Fourteen years ago, the musical landscape of America was saturated with grunge bands. There were so many mindless Nirvana clones floating around the music scene that grunge had seemingly become just as vapid and corporate as the kind of music it had replaced three years ago. Then, along comes Weezer. With their first self-titled album, Weezer shot through the mopey atmosphere of the music at the time and went platinum with an album full of catchy, addictive pop-rock. While grunge had been meant to replace what was known to be cool at the time, grunge itself had become too cool for Rivers and Co. so, like Nirvana did to hair metal, Weezer did to grunge. Two years later, the poppy geeks of the music world not only released an album that wasn’t happy, it was filled with more misery than the majority of the grunge bands they had killed two years before. Although the album didn’t sell well at the time, it holds it’s own place as one of the defining albums of the nineties and, arguably, the greatest emo record ever recorded. Fast forward twelve years. Weezer have had three albums in a row that have failed to live up to the ground-breaking affects of their first two. With their new self-titled record (their third), can Weezer recapture the essence of their first two albums and return to form? The answer is no and Rivers has absolutely no problem with that.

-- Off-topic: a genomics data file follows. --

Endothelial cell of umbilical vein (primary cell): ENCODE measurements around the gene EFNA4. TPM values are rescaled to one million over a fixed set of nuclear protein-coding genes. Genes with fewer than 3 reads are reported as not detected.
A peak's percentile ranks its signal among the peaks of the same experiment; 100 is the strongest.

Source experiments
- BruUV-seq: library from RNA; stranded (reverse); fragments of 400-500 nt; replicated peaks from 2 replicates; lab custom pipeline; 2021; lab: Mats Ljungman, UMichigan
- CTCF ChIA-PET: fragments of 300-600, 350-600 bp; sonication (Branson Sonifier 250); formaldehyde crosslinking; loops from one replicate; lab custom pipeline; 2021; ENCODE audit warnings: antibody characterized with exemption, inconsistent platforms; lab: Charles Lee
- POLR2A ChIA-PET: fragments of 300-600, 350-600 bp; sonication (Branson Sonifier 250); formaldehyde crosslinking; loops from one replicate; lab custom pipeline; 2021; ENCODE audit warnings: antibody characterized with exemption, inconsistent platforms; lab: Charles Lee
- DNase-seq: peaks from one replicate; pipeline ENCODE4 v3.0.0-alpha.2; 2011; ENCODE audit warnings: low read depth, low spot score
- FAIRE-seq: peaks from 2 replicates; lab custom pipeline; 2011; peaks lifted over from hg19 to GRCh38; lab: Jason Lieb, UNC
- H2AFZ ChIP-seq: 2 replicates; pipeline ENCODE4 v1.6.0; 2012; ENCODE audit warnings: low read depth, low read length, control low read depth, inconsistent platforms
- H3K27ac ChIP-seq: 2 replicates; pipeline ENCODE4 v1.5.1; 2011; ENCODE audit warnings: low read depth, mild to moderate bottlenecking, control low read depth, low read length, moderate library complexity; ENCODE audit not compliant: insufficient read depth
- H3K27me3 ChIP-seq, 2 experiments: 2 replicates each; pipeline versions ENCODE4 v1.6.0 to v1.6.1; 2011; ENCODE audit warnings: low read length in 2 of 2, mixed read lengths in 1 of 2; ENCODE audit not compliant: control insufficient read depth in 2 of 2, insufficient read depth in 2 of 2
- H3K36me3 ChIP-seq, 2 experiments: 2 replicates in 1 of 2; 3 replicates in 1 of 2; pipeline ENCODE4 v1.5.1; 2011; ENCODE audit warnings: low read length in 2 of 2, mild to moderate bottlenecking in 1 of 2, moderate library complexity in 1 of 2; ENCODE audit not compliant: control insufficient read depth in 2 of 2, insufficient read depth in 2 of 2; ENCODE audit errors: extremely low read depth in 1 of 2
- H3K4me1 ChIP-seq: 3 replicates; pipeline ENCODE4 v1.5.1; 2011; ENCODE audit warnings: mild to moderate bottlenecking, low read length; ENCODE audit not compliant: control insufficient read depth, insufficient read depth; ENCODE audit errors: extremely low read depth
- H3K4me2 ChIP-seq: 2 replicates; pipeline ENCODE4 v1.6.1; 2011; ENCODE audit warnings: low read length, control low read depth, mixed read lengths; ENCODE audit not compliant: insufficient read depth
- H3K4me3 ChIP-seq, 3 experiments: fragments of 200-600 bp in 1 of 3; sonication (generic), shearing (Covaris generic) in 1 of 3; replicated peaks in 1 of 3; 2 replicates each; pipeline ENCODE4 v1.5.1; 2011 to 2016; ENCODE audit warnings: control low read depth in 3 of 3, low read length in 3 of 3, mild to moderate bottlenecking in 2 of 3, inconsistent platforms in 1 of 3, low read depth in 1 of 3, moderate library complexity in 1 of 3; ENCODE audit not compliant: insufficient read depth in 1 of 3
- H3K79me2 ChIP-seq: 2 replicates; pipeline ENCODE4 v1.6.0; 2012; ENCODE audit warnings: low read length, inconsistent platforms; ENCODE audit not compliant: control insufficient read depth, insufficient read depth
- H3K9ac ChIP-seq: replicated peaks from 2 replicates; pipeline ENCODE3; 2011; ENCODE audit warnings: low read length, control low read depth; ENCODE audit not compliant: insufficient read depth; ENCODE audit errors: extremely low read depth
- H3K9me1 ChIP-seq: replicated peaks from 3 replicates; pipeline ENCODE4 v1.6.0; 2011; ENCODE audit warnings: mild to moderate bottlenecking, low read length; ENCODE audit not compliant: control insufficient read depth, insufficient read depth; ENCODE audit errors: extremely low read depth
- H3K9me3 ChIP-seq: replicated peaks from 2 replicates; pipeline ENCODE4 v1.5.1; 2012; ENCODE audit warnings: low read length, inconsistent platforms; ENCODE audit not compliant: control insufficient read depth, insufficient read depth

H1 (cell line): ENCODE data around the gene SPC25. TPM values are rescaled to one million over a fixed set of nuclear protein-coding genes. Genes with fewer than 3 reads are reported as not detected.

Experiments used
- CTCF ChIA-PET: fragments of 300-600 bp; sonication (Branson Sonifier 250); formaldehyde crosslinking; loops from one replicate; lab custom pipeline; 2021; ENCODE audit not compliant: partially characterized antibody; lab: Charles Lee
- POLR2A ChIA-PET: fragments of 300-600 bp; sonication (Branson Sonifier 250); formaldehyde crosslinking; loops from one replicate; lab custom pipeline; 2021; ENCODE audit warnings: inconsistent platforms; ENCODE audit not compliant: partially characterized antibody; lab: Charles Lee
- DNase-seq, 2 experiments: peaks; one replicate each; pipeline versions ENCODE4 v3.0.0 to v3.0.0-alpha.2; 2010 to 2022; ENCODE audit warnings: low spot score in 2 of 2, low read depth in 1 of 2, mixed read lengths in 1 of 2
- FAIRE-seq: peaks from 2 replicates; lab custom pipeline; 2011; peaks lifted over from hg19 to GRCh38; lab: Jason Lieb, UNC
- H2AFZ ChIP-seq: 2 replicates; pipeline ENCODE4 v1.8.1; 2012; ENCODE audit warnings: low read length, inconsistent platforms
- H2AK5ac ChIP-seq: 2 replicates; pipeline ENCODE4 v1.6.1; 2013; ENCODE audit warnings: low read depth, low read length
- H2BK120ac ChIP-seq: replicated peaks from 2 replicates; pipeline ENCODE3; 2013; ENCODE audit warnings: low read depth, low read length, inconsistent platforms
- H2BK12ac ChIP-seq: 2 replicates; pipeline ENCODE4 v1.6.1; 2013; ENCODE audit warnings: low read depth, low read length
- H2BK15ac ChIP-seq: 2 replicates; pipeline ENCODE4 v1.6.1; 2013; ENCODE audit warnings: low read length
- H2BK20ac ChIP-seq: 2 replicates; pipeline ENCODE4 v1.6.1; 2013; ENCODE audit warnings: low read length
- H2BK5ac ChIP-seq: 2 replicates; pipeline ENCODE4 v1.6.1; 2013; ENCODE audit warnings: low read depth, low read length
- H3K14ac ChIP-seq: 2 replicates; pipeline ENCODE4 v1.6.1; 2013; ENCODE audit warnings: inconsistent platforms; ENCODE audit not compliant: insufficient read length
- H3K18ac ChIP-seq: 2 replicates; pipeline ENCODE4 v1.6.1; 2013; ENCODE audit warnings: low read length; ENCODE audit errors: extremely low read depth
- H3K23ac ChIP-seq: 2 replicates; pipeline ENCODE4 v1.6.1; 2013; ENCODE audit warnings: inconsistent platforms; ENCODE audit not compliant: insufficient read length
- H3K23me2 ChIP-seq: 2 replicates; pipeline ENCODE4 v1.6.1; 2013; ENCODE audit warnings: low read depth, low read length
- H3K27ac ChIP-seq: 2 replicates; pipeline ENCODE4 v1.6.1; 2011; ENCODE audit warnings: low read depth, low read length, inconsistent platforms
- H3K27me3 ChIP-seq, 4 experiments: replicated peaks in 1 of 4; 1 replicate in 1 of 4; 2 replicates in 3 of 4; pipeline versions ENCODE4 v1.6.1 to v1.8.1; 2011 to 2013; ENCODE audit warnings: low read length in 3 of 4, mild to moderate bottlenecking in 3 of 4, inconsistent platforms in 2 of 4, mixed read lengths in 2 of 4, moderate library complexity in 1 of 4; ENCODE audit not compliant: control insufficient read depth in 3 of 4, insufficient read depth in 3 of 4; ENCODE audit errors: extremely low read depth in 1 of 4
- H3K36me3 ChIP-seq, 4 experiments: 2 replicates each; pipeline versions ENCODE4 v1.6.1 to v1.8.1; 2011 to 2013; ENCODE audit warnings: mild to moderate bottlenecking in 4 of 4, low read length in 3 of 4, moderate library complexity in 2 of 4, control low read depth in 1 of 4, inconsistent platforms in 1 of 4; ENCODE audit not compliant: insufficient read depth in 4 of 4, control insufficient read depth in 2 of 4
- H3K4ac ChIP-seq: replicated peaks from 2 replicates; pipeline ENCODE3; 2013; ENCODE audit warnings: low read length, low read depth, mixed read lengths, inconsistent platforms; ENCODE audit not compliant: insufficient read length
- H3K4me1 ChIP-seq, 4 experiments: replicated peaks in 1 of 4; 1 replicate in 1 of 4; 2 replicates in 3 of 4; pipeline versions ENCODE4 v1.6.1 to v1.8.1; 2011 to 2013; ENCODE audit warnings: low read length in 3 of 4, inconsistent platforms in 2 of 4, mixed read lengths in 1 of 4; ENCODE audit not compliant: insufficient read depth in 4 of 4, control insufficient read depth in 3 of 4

For once, it seems, Rivers Cuomo is satisfied with himself as a musician. Anyone who’s listened to any of the post-Pinkerton albums knows that Rivers has spent the last twelve years trying to prove to everyone that he can still write the catchy powerpop of the Blue Album or the emotional rawness of Pinkerton. With the Red Album, Rivers has finally found comfort with himself. The result is an album that takes risks and tries things that Weezer has never gone for before. The songs are getting longer and the genre is getting harder and harder to define. It’s still powerpop at times and it’s still emo at other times but there’s so much more to this album than what we’ve seen from Weezer before.